Munich, located in lower Germany, is the capital of Bavaria. It is home to centuries-old buildings, tall and encrypted with secrets, and museums that are able to transport you through the history and culture of it’s past. Also known for their various traditional beer halls, the city shines best during Oktoberfest, a three-week folk festival dedicated to beer. In the Altstadt (Old Town), you can also visit central Marienplatz, a square that contains landmarks such as Neues Rathaus (new city hall) and Altes Rathaus (old city hall). From their entertaining dedication to beer to their majestic, Bavarian scenery; a weekend in Munich, Germany is guaranteed to be quite the Neo-Gothic experience.


Bar Hop Along Their Various Beer Halls

Be honest, you knew this was coming. As previously mentioned, Germans like their beer - but the people in Munich? They praise their beer. In order to fully capture the spirit of this tradition, tourists are required to sample the city’s nightlife by visiting one of their many beer halls. Commonly set in a location that makes you feel as though you’re sitting down for a Medieval feast, beer halls are filled with an array of typical Bavarian foods while the beers are most often brewed on-site. Some of the best in Munich are tasted at Augustiner-Keller and Hofbrauhaus Munchen, though in this city, almost every beer hall is worth visiting.

Take A Tour Through Nymphenburg Palace

You’re going to need your running shoes to explore all of this one. Built between the 17th and 19th century, this large and historic palace was the main summer residence of the former rulers of Bavaria of the House of Wittelsbach. After the birth of the heir to the throne, Max Emanuel, Elector Ferdinand Maria initiated the construction of the palace in 1664. Included in the palace tour is the room where King Ludwig II of Bavaria was born, and the portraits commissioned by King Ludwig I. With its stunning architecture and garden, Nymphenburg is a grand example of European arts. Also included in the field grounds is a museum in the former royal stables, the Museum of Nymphenburg Porcelain, the Nymphenburg Palace Park, and the additional small palaces scattered across the park.

Spend An Afternoon at Englischer Garten

One of the largest urban parks in the world, the Englischer Garten - translated to English Garden in English - is a massive public field stretching from the city centre to the northeastern city limits. It all began in 1789 when Elector Carl Theodor told a worker of the Bavarian Army to begin the project. Today, it now includes numerous leisure time activities: pathways for cyclists and joggers, fields for soccer players to meet on, and a Japanese teahouse in the southern end of the park, where tea ceremonies are regularly performed. Beside the Chinese Tower is - you guessed it - a beer garden. Munich’s second largest, the garden is scattered with various benches where you can also enjoy a cold drink on a hot summer day.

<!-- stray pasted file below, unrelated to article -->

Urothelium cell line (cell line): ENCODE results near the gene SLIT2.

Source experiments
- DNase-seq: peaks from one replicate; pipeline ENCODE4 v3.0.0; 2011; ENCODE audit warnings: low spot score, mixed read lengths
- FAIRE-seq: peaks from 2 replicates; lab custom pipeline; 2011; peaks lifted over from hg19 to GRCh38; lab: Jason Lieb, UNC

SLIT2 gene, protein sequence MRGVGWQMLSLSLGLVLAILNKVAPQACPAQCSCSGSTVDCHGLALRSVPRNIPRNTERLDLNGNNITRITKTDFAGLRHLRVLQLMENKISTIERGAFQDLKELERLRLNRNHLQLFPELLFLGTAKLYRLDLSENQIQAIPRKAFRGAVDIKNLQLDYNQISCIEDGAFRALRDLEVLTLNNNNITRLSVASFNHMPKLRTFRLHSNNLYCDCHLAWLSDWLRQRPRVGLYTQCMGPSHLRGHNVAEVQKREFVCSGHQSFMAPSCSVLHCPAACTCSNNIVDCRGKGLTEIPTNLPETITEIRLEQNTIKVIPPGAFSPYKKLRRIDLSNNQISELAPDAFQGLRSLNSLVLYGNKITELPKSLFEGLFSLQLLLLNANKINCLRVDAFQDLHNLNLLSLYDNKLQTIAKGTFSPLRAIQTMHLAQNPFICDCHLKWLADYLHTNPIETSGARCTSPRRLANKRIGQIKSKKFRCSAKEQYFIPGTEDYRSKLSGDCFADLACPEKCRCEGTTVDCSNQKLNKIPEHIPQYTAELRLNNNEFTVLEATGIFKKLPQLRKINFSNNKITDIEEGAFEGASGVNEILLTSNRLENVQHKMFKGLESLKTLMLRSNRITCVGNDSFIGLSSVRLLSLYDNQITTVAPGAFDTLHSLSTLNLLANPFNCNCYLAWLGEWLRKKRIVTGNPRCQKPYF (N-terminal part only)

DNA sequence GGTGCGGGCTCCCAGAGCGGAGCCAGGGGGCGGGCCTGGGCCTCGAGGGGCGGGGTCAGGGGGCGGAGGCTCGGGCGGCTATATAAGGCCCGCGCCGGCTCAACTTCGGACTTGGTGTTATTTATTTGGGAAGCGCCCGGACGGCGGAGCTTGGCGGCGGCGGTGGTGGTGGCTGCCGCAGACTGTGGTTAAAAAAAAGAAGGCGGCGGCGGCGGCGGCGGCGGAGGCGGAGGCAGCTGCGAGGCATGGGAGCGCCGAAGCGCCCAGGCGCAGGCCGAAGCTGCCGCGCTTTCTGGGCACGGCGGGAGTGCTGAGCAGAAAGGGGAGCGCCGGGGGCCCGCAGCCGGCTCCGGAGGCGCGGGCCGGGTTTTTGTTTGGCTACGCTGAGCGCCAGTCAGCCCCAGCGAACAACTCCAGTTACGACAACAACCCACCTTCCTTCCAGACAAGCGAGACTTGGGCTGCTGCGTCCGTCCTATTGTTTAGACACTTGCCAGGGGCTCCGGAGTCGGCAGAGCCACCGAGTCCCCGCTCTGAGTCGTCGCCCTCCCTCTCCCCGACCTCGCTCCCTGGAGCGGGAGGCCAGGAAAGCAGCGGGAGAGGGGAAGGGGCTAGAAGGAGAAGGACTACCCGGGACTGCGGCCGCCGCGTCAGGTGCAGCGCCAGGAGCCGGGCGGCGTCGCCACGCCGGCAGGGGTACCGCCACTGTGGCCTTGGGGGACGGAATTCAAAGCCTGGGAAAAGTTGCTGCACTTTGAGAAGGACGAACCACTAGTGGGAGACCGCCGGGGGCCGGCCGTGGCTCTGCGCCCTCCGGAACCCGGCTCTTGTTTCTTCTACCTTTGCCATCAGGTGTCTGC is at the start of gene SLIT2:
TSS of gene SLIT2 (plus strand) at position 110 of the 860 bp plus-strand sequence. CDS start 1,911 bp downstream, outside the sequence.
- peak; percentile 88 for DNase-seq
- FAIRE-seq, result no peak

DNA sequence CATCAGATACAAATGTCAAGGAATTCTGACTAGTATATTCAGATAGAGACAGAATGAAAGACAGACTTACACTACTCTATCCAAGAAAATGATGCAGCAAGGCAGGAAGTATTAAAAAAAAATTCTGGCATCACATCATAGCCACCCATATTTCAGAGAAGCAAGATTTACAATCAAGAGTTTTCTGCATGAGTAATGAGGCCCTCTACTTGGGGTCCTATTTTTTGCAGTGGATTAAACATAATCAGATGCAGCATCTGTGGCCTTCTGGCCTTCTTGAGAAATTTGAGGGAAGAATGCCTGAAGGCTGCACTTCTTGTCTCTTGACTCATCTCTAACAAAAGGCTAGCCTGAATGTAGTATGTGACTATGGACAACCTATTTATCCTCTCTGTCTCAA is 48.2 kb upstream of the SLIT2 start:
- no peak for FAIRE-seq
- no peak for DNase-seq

Dine at Spatenhaus at the Opera

Spatenhaus at the Opera is a traditional building in the Max-Joseph-Platz square, near the Bavarian National Theatre. Also situated opposite the Bavarian Opera House, this elegant restaurant represents Bavarian hospitality in its finest form. Enter the first floor, the casual atmosphere provides guests with options of traditional cuisine, where their food is taken from old Bavarian cookbooks. These dishes include stuffed veal, meatballs made of delicate beef, with a side serving of homemade potato salad or a perfectly baked cabbage roll. Once upstairs, the restaurant gets more elegant. These four rooms offers guest a different menu, with exquisite fish cuisine and classic Bavarian and Austrian cuisine. If the weather is dry, the terrace on the Residenzstraße fills rapidly and is a truly wonderful location to experience typical Munich culture until late at night.

When visiting Munich, guests often find themselves transported through time. From the various palaces to the heavy influence of their former rulers, the capital city of Bavaria is most enjoyed through their beer halls and historical attractions. It is north of the edge of the Alps and along the Isar River, which flows through the center of the city. Whether this fascinating German city is spent exploring their interesting roots or enjoying their nightlife, expect a weekend in Munich to be an adventurous trip.